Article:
But 200 uniques is of course a spike in the data. Looking at everyday visitor stats, last week Salto sobrius had on average 87 unique visitors daily, 31 of whom were returning visitors.

Dear Reader, thank you for reading! I hope you enjoy the blog as much as I enjoy writing it.

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Chili plant bowler hat

My friend Pär Svensson grows chili peppers at home. Here's what it looked like when he re-planted the other day.

I remarked that it looked like a furry bowler hat with a chili plant growing out of it. Jan Mickelin promptly stepped in and put the chili hat on his pal Thorleif.

Pär felt that Thorleif didn't do the chili hat full justice, so he put it on Jan instead.

As an 80s poet once put it, "Hey, you're such a pretty boy! Hey, you're such a pretty boy! Hey, you're such a pretty boy! You're so pretty!"

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Wednesday, February 15, 2006

Tangled Bank

Gosh & lordy, Salto sobrius has made it onto the Tangled Bank science blog carnival! Hits are rumbling in to pulverise earlier records.

A carnival is a regularly occurring thematic collection of blog posts. If Salto sobrius would host a Pervy Hobbit Fancier blog carnival, then I would collect submissions from bloggers who write about this popular topic and publish the links with short descriptions here in one long blog entry, this being the carnival. A few weeks later, someone else would pick up the baton.

Strictly speaking, archaeology isn't one of the natural sciences, since it studies culture. It's a "humanity", an "art" in the US, or, at a stretch, a "social science". But I'm very pleased to be on Tangled Bank, because I have heavy leanings toward a natural science ideal of what all scholarship should be like. Not because I think natural scientists are all wise and good, but because I think they're somewhat less bad at finding out scientific truth than other scholars. Indeed, much of what goes on at university departments in the humanities isn't remotely like what I call science at all. In a book review in Fornvännen, I recently called this kind of non-scientific academic writing "art criticism, aphoristics, glass bead games or learned speculation".

Thankfully, you won't find that sort of thing on Tangled Bank.

Update. The links above are to the current instalment of Tangled Bank. Here's the carnival's home site.

Also, I've had the pleasure of seeing Salto sobrius on the Skeptics' Circle blog carnival!

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Iron Age Holmsmalma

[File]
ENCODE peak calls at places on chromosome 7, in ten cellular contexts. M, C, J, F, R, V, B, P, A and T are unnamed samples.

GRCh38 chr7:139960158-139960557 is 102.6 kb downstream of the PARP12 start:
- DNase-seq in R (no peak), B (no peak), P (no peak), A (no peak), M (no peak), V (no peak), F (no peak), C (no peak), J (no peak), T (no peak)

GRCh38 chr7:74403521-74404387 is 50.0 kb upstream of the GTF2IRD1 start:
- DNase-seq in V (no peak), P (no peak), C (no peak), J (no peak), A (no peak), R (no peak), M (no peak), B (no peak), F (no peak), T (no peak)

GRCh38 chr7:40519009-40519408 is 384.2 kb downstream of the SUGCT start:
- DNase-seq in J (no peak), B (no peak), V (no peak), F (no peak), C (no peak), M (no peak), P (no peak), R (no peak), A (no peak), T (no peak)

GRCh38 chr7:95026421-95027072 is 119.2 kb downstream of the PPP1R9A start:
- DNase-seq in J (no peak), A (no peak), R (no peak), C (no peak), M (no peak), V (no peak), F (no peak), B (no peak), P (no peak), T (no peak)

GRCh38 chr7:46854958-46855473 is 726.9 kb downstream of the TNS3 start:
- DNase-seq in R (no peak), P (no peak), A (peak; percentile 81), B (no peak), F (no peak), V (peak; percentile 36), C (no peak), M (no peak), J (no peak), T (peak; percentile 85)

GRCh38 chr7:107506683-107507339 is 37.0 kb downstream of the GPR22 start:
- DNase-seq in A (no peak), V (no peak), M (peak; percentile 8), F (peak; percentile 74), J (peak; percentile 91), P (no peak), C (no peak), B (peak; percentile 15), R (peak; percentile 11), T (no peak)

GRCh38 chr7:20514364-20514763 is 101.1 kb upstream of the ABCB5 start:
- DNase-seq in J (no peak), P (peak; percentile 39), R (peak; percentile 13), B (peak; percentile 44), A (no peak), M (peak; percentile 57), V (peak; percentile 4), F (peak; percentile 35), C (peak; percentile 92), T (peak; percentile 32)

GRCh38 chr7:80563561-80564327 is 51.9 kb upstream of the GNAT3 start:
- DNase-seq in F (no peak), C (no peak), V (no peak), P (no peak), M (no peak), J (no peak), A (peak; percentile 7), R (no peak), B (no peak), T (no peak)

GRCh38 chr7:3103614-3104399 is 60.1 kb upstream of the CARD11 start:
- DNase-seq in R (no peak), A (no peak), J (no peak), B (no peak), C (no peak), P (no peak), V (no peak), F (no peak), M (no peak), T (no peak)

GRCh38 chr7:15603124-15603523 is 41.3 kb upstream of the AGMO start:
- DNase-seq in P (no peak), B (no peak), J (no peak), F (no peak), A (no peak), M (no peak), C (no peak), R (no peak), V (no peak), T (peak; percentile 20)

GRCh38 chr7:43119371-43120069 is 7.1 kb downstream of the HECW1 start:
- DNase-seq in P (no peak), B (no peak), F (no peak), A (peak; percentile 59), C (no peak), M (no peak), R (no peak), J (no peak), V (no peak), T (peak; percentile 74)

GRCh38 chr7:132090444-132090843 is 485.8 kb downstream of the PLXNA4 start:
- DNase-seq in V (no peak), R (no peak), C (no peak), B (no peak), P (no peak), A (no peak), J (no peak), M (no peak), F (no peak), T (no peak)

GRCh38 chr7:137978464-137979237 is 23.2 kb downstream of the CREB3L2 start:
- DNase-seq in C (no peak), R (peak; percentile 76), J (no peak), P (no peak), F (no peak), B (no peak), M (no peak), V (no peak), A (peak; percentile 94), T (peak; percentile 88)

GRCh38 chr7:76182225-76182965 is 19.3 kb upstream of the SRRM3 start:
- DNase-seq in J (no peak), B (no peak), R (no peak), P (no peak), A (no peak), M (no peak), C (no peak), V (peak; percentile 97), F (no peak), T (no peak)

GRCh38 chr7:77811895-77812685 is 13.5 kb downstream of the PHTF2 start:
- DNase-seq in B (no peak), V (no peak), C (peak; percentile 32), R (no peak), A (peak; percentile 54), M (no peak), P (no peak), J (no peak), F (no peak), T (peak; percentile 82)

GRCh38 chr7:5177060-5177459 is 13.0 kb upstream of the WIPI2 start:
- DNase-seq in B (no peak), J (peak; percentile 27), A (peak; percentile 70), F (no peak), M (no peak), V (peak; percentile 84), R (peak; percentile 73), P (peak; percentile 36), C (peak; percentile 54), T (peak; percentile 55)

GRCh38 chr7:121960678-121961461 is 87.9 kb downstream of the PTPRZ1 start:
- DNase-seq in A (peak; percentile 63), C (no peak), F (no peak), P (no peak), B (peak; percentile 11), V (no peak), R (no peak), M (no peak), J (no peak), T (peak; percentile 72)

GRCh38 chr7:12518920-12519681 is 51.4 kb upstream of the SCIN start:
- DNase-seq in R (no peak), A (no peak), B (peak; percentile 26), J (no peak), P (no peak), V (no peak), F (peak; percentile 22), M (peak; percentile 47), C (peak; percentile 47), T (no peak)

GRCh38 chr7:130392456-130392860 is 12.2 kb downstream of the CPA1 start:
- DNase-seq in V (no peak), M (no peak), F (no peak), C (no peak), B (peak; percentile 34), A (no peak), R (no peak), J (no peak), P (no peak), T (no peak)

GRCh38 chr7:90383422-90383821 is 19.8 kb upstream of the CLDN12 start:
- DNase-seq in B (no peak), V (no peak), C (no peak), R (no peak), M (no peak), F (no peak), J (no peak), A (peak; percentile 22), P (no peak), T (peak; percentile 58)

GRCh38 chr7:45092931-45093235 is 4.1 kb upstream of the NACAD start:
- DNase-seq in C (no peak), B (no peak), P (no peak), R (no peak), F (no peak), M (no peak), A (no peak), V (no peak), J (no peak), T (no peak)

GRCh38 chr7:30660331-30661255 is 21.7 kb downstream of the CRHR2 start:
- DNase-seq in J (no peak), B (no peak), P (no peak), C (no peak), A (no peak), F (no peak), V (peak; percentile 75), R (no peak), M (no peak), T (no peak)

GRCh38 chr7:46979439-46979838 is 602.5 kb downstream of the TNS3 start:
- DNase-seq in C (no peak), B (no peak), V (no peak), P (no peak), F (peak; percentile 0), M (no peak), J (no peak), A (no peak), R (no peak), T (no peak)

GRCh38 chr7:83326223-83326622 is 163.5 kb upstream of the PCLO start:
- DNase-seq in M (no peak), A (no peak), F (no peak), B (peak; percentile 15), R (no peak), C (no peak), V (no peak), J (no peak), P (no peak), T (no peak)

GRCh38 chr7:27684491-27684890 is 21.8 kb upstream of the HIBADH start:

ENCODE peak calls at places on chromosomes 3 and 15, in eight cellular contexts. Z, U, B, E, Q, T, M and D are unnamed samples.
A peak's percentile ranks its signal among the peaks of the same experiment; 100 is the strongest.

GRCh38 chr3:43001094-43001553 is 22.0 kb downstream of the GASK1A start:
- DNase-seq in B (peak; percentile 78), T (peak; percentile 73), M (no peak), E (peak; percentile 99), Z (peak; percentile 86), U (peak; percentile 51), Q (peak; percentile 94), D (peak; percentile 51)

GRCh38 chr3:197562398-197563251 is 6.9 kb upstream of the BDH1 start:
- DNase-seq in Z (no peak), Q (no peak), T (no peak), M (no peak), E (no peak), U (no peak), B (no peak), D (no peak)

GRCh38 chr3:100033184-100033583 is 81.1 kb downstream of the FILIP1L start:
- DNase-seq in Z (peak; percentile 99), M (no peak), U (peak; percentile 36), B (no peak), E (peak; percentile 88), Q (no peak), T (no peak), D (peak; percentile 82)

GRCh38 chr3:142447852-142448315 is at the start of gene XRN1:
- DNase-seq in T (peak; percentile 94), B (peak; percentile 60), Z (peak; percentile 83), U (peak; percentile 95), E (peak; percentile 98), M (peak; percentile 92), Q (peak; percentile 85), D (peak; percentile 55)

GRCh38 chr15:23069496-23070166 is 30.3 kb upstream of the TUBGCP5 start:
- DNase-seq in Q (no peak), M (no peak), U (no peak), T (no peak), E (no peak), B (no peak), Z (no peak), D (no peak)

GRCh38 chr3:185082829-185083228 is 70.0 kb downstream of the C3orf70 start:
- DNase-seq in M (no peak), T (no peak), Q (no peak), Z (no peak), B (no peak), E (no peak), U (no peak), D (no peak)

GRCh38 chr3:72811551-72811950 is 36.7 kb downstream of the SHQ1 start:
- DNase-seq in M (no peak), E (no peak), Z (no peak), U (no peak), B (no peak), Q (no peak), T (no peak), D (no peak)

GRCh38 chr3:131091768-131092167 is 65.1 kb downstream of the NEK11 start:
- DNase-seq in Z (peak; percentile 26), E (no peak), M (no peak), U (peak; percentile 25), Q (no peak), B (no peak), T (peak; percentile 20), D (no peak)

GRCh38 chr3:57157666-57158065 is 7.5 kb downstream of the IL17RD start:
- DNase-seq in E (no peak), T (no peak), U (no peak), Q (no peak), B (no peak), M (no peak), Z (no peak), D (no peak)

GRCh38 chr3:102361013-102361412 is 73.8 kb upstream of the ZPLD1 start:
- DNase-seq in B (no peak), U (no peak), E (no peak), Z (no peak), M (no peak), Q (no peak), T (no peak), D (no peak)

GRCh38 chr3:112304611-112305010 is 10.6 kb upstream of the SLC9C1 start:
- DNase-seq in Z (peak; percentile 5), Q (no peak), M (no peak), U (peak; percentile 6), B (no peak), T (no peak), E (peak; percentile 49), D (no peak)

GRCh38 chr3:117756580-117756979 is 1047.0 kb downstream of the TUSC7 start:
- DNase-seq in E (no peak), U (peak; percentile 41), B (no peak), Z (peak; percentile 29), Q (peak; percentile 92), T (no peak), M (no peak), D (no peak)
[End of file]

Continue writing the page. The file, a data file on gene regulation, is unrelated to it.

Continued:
In 1999, my friend Jonas Wikborg directed the rescue excavation of an unexpectedly large and crowded urn cemetery at Holmsmalma and Gålby, Köping parish, Västmanland, Sweden. Jonas and his team dug 332 graves at the site, most dating from the centuries either side of year 1. Holmsmalma is a well-known name in Swedish archaeology thanks to work done there in the 60s and 70s by Henry Simonsson and Barbro & Stig Welinder, but they excavated a cemetery farther north along the ridge from Jonas's dig.

Jonas is always prompt with reports and in-depth papers, but his manuscripts on this dig have been languishing for years in various editorial offices. Now his studies of Holmsmalma, as well as papers about the site by Barbro Hårding and Thomas Eriksson, have finally appeared in a book from the Board of National Antiquities named Tidens resenärer, "Travellers in/of Time".

The Holmsmalma urn cemetery was a mix between western and eastern traditions. In the west around Gothenburg we get urn cemeteries with nice pottery and few superstructures. In the east around Stockholm we get really cool superstructures (such as those at Åby and Jordbro) but very little and rather ugly pottery. At Holmsmalma, there were urn burials with ugly pottery or bark boxes and little else. Hundreds of them.

But two of the graves were very nice. One was a weapon burial from the last century BC, about the time of Julius Caesar, with sword, scabbard, lance, shield and bear skin, all folded together and placed with the cremated bones in an oval resin-caulked bark box. The shield's handle is unique and suggests that local smiths cultivated designs of their own.

The other notable grave contained a truly weird object. This was another bark box burial, roughly contemporaneous with the weapon grave, with a few bronze and iron belt fittings. On top of them was a 26 cm long decorated sheet iron object looking like a miniature leg guard. It's unique, but shows enough similarities to a Danish wagon fitting that Jonas figures that's what it was. Sticking to its inside were two 1,8 cm disc-shaped tin wire ornaments that were too deteriorated to be saved.

So it appears that we're looking at a part of a cultic wagon along the lines of what Roman author Tacitus described in his book on Germania a century or two after the time of the Holmsmalma burials: